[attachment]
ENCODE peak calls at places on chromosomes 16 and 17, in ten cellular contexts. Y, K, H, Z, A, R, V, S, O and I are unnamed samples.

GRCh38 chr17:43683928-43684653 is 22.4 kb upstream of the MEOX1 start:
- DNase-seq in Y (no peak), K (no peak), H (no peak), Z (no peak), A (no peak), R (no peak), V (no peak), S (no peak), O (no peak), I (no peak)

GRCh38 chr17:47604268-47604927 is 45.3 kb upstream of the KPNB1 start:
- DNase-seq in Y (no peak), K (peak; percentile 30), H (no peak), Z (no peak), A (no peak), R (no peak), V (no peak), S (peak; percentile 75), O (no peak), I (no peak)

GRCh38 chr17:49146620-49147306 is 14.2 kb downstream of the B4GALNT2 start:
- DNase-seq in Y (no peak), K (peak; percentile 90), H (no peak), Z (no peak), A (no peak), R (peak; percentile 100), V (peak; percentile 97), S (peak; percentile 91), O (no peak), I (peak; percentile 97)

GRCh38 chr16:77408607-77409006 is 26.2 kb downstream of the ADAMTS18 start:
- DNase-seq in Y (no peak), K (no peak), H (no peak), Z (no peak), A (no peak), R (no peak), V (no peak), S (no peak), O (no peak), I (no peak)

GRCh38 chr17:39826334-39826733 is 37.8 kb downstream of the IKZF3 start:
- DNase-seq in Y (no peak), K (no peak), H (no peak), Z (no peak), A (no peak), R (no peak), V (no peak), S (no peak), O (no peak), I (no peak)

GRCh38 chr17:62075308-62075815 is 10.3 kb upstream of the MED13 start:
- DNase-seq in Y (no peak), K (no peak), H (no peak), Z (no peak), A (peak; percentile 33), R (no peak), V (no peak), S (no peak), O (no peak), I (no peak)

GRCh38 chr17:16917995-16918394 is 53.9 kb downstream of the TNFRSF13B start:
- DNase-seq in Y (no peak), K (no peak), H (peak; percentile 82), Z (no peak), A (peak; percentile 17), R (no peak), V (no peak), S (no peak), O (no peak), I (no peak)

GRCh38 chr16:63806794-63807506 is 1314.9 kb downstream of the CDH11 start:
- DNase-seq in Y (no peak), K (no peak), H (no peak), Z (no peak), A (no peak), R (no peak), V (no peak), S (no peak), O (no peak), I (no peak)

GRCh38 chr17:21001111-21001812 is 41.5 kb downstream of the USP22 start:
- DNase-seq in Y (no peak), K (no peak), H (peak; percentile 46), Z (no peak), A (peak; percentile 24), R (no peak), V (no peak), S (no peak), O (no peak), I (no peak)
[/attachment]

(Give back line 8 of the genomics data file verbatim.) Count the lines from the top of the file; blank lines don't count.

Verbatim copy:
GRCh38 chr16:77408607-77409006 is 26.2 kb downstream of the ADAMTS18 start: